Verizon Starts Selling the iPad, but That Doesn't Mean iPhones Are Next

Last Updated Oct 14, 2010 4:12 PM EDT

Verizon (VZ) will start selling the iPad on October 28. The twist is that it will be selling a wi-fi and Verizon hotspot device bundle, which means customers will be buying the same old iPad. Contrary to reports, Apple (APPL) hasn't made a CDMA-based iPad -- i.e., one that works on any network but AT&T's (T). It's a promising move for both companies, but actually adds very little to the likelihood of a Verizon iPhone.

The structure mirrors the AT&T-based 3G options:

  • iPad 16GB + Verizon MiFi 2200 Intelligent Mobile Hotspot, $629.99
  • iPad 32GB + Verizon MiFi 2200 Intelligent Mobile Hotspot, $729.99
  • iPad 64GB + Verizon MiFi 2200 Intelligent Mobile Hotspot, $829.99
The difference here (aside from, strangely, a slight $.99 price increase) is that customers are buying a separate mobile hotspot device instead of the internal AT&T 3G option. It is smart, slick packaging, and offers some benefits:
  • More than one wi-fi user: Like all Wi-Fi hotspots, the Verizon MiFi allows multiple users to get online. A group of Wi-Fi only iPad users can hop online using one MiFi unit, unlike the AT&T 3G option that restricts it to one particular iPad.
  • Simplified pricing: AT&T offers two monthly data plans, 250 MB ($14.99) and 2 GB ($25.00), while Verizon offers one, 1 GB ($20). It doesn't force the consumer to guess how much data might be used.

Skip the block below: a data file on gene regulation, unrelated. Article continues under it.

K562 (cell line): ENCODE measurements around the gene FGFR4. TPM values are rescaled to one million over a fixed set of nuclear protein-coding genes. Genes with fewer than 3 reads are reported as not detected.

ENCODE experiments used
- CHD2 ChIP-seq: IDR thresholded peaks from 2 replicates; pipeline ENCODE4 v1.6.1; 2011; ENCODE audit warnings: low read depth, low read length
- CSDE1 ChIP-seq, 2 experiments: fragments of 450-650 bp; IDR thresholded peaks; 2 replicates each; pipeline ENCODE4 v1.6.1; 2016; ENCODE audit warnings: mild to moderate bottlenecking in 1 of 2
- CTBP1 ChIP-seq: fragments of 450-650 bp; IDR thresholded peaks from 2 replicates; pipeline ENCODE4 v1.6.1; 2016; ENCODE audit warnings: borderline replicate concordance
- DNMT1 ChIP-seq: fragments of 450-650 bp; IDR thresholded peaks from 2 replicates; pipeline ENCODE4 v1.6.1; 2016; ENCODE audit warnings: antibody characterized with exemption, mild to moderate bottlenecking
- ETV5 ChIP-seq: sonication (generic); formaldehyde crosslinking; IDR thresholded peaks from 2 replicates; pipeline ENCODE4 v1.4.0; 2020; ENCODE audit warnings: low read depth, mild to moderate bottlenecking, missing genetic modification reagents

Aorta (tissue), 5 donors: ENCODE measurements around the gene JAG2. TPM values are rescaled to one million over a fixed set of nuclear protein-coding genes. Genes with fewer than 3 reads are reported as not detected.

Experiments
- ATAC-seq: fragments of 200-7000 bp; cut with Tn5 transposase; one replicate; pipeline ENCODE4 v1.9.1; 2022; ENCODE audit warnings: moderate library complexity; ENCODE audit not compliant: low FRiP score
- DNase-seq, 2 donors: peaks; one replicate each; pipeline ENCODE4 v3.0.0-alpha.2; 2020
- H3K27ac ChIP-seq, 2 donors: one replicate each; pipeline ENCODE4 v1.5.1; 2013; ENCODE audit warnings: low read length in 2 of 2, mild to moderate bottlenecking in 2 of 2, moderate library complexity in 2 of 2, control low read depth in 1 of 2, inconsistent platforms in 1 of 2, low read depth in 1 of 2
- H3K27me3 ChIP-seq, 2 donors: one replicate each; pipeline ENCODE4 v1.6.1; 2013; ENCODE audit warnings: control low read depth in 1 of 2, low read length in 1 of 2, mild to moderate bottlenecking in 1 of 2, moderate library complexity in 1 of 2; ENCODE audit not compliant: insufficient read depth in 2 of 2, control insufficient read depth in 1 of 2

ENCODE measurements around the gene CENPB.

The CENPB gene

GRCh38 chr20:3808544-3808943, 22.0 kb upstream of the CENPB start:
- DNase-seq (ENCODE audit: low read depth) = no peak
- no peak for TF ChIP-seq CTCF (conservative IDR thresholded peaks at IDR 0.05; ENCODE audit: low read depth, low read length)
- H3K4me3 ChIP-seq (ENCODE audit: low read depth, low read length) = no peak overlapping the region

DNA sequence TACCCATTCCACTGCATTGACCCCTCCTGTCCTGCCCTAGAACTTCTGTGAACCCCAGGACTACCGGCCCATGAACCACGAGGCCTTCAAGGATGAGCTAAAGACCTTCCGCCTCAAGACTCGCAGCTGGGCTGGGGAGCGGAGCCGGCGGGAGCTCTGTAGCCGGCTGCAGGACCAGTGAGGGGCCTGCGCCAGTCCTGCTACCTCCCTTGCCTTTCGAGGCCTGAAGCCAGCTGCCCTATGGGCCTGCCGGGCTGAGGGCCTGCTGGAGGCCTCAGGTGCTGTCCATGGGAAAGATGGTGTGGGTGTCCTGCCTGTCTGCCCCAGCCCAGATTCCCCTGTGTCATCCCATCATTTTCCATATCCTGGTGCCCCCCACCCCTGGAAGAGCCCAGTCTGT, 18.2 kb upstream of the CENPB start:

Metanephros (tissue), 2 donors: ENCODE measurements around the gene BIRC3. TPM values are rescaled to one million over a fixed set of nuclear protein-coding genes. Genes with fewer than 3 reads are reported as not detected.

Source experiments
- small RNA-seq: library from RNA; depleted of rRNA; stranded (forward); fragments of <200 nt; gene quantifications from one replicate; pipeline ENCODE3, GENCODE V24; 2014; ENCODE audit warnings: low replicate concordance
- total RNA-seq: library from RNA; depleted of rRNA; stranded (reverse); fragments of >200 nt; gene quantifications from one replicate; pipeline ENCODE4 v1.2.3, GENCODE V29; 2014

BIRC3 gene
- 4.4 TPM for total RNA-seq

• Discount on MiFi: The Verizon MiFi usually runs $269.99, so the iPad bundle cuts the price by about half. It's a good deal for a customer already interested in a mobile hotspot device.
The Apple/Verizon partnership is nothing more than a promising start, but critics have had a hard time not getting giddy at today's news. For instance, take this wonderfully phrased headline at Gizmodo: iPad Coming to Verizon on October 28. It could, of course, just as easily say, iPad Coming to T-Mobile, had Apple negotiated a hotspot device packaging deal with that carrier. It has nothing to do with the innards and, to be frank, is pretty misleading. A customer right now could purchase a T-Mobile branded device or, for chuckles, use a Verizon Motorola (MOTO) Droid phone to create a hotspot and get the iPad online.

It's nice to see Verizon and Apple working together, but as far as we know the AT&T (ATT) exclusivity remains and no further evidence of a Verizon iPhone exists. Anything beyond that is wishful thinking.

Photo courtesy of jfingas // CC 2.0
Related: